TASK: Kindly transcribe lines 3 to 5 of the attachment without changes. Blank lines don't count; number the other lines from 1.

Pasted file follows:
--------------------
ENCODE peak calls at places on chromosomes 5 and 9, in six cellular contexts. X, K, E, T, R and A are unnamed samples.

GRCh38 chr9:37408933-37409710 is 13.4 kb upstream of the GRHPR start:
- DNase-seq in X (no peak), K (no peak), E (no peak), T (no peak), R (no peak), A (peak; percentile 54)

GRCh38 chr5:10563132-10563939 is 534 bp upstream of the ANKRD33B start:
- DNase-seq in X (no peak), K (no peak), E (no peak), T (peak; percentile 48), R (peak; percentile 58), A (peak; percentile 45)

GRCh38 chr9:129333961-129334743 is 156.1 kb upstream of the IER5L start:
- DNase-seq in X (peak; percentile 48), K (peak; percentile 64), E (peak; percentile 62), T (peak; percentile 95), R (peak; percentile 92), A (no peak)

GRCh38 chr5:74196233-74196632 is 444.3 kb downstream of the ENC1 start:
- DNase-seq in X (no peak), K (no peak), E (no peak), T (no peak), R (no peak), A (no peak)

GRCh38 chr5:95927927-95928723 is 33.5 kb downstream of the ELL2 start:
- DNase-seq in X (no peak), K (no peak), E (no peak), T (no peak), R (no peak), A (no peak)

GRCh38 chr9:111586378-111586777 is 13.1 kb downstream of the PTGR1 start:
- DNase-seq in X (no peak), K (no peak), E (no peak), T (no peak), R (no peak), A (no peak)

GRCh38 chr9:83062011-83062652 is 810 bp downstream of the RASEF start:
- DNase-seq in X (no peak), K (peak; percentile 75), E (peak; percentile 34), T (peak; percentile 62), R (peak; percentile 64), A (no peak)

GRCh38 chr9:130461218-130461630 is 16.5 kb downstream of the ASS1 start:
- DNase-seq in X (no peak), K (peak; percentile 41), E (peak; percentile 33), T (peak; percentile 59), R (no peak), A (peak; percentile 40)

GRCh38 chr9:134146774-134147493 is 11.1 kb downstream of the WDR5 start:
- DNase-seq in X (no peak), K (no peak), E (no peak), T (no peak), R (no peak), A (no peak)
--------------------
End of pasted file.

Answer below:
- DNase-seq in X (no peak), K (no peak), E (no peak), T (no peak), R (no peak), A (peak; percentile 54)

GRCh38 chr5:10563132-10563939 is 534 bp upstream of the ANKRD33B start:
- DNase-seq in X (no peak), K (no peak), E (no peak), T (peak; percentile 48), R (peak; percentile 58), A (peak; percentile 45)